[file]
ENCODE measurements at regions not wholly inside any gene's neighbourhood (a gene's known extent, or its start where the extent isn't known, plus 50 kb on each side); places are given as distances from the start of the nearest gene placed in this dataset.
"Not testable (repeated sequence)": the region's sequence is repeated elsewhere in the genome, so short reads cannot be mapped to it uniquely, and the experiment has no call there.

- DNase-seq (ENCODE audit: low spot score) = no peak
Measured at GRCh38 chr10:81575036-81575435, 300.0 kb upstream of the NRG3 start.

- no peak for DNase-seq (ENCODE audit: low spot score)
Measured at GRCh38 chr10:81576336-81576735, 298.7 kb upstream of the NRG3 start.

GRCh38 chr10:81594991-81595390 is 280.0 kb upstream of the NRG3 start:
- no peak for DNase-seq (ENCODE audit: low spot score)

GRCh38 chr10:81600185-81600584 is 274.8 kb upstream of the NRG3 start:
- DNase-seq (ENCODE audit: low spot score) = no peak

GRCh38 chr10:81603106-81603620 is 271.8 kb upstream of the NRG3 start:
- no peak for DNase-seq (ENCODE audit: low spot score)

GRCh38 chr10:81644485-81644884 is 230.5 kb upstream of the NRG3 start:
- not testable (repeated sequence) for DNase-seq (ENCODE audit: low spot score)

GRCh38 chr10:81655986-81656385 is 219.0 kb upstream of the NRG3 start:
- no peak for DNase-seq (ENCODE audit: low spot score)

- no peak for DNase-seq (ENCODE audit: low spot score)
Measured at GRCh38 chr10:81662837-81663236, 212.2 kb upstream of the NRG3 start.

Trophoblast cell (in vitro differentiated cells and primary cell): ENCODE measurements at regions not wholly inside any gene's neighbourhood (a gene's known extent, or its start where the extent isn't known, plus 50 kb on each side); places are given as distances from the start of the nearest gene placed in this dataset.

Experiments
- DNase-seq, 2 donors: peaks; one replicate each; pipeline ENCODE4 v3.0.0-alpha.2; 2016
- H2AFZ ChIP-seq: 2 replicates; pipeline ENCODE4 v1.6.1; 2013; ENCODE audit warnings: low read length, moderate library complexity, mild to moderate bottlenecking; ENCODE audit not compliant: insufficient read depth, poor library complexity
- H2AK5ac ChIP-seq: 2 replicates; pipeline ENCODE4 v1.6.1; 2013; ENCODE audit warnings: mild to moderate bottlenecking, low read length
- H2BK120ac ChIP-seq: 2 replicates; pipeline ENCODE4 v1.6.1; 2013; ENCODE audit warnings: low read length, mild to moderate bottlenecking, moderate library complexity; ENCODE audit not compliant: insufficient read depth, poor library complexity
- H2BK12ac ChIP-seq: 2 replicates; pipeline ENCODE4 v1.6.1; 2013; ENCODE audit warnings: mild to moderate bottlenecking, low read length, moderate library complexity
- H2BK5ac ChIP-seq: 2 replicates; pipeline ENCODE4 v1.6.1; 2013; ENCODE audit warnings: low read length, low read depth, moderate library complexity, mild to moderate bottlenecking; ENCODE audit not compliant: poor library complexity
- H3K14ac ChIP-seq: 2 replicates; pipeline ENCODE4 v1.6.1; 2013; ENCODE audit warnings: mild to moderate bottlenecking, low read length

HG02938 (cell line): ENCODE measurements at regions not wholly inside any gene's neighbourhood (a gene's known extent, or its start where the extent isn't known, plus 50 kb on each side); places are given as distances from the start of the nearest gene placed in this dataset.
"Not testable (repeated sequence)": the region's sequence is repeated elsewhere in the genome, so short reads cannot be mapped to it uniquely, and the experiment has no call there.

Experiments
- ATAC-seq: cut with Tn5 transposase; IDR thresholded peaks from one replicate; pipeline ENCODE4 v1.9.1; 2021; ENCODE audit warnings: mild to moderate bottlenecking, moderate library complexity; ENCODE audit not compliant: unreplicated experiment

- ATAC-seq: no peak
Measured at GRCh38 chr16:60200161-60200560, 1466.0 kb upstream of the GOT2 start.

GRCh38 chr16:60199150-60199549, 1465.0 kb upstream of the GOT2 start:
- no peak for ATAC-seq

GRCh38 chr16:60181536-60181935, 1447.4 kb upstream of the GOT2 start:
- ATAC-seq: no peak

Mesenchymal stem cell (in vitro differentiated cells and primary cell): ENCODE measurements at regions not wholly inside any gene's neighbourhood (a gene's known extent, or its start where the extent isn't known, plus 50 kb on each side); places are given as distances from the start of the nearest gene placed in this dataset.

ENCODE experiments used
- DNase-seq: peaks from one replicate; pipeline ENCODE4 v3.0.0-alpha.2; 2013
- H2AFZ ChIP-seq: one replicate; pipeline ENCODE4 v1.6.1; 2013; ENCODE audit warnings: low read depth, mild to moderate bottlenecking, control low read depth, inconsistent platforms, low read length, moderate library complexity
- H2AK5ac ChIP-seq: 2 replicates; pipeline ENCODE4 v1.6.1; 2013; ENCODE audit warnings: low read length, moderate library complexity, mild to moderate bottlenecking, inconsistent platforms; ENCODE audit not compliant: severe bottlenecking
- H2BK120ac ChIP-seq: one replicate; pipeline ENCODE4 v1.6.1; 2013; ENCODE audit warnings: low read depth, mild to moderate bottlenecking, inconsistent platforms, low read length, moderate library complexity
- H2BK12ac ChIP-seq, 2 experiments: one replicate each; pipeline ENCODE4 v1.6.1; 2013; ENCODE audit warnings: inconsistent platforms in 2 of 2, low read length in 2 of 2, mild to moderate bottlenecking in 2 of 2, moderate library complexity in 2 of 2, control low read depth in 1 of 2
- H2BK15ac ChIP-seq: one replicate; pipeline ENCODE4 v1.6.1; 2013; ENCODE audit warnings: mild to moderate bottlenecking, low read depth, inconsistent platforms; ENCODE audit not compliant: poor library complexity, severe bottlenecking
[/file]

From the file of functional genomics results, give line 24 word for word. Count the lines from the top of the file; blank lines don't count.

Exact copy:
- H2BK120ac ChIP-seq: 2 replicates; pipeline ENCODE4 v1.6.1; 2013; ENCODE audit warnings: low read length, mild to moderate bottlenecking, moderate library complexity; ENCODE audit not compliant: insufficient read depth, poor library complexity